- For the sensor we need [3, 5] (I2C)
- For the whole we need power and ground: [1, 2, 6]
Here's the EasyEDA project if you need the pin numbers: https://easyeda.com/editor#id=|a420c6682bae48238382cc1488a42705|ffbf67304f75418c817beecc04a4c69b as well as where to connect what on the PCB.
Before it gets to this mess:
Clean a little.... Trust me, it's better for your relation with your partner...
Take your micro usb power supply and cut the usb port off. Go through the pot bottom with the wire and strip the wires so you can crimp them and add the dupont housing. Connect the power supply to the PCB and place the entire construction in the pot.
We need to build a flexible led stripe, this is why I took the DotStar LEDs and soldered them together:
It's basically daisy chaining them together and running the ground and current along them all using some little metal wire. Here's the schematics for these LEDs:
Place the LEDs inside the led support and glue them wherever you see fit, but inside the pot, LEDs heading through the pot wall! Yes, I'm using tape, because I couldn't come up with a good solution for this led construction...
It's not on all pictures because discovered only after, but twist the LED wires together and twister the pump wires and keep them as far as possible from each other! The pump generates a lot of electrical noise that disturbs the LEDs! I ended up adding the 470uf capacitor and a resistor on the pump wire:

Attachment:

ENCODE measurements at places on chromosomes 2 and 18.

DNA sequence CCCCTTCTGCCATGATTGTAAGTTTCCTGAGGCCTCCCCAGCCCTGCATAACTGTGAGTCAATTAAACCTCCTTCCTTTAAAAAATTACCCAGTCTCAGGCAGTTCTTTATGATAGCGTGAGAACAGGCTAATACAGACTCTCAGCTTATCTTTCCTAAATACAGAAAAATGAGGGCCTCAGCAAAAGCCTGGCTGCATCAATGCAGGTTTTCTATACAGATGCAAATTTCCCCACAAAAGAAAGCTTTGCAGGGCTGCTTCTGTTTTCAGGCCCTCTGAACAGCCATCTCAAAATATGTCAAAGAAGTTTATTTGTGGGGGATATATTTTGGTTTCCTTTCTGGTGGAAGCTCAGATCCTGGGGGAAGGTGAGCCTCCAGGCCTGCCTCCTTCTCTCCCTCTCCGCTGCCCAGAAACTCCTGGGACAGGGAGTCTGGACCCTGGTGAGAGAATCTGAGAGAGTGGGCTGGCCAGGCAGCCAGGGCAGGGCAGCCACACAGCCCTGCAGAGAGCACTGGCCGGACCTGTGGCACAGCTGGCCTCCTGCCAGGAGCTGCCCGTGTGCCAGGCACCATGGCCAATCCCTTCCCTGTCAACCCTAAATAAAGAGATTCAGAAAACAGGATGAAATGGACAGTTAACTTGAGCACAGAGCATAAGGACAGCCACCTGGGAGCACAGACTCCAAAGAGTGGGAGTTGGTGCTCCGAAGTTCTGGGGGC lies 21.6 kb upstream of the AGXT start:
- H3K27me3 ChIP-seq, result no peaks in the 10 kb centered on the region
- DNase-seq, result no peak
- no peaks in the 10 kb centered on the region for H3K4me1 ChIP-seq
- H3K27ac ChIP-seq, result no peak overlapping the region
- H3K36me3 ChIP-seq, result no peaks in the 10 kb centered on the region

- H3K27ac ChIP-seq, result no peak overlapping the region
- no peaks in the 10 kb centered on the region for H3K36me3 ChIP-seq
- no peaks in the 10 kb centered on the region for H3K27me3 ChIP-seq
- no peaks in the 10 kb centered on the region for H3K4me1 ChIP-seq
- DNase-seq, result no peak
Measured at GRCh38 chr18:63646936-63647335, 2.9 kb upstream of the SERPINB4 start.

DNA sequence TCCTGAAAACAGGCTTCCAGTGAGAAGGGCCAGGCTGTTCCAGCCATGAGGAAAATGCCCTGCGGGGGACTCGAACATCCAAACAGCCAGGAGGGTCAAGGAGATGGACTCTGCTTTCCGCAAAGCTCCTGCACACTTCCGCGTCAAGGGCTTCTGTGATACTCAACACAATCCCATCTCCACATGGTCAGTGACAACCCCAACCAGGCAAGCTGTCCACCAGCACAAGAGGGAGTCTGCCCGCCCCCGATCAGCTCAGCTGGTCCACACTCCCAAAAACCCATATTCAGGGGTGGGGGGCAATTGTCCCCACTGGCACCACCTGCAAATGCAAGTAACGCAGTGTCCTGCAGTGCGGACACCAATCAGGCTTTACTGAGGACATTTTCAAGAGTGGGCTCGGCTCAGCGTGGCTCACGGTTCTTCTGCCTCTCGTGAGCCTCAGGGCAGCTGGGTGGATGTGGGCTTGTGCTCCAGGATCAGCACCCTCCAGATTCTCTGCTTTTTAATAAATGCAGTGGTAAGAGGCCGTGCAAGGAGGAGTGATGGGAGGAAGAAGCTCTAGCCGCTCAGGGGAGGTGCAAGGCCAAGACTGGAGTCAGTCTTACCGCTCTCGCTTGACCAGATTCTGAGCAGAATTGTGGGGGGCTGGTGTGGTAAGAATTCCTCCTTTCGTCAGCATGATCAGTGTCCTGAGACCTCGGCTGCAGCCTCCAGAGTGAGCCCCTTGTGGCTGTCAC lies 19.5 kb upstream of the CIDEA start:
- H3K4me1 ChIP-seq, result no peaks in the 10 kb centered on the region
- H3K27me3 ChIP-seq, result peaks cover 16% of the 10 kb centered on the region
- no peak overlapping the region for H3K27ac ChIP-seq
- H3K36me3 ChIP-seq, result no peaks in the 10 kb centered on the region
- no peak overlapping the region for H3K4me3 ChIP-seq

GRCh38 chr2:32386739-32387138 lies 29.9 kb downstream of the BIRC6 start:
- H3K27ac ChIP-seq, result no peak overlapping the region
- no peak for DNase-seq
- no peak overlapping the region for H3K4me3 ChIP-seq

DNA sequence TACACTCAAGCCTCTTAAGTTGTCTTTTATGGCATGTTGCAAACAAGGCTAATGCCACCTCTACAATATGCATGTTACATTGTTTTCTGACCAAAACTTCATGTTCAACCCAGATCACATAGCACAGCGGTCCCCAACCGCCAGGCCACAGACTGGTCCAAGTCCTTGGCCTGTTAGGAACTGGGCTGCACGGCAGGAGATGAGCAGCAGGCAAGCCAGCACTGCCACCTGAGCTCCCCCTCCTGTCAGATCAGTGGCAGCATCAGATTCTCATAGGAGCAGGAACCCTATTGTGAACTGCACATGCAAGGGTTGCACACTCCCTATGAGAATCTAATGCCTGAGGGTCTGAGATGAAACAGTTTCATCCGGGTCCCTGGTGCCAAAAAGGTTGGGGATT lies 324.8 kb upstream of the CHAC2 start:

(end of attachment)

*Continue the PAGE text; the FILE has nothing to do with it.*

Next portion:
Run the plastic tube for the water through the printed tube and through the support hole. The sensor wire runs through that tube as well. The other cables not.... Because.... They've sent me a thick i2c wire and there's not place left for the other wires. Place for improvements!
Place the water tank in the pot
Place the support over the water tank
Ok, stop, we stop here with building. Before placing the plant we should add some water. But for that, the program can help you!First start
Make sure you main unit is plugged in and snips is running on it as well as my app.
Now plug in the flower pot and wait it to boot. The pot should play a little led animation, a blue bar filling up.
Which will immediately be followed by a single blue led and your plant telling you it is out of water!
Tell your plant you want to fill its tank and follow her instructions. Make sure the water tube, that comes from the pump is actually aiming down to the support! The plant will try to water itself when it gets water! At this point the plant will start recording data and alert you when something is out of range: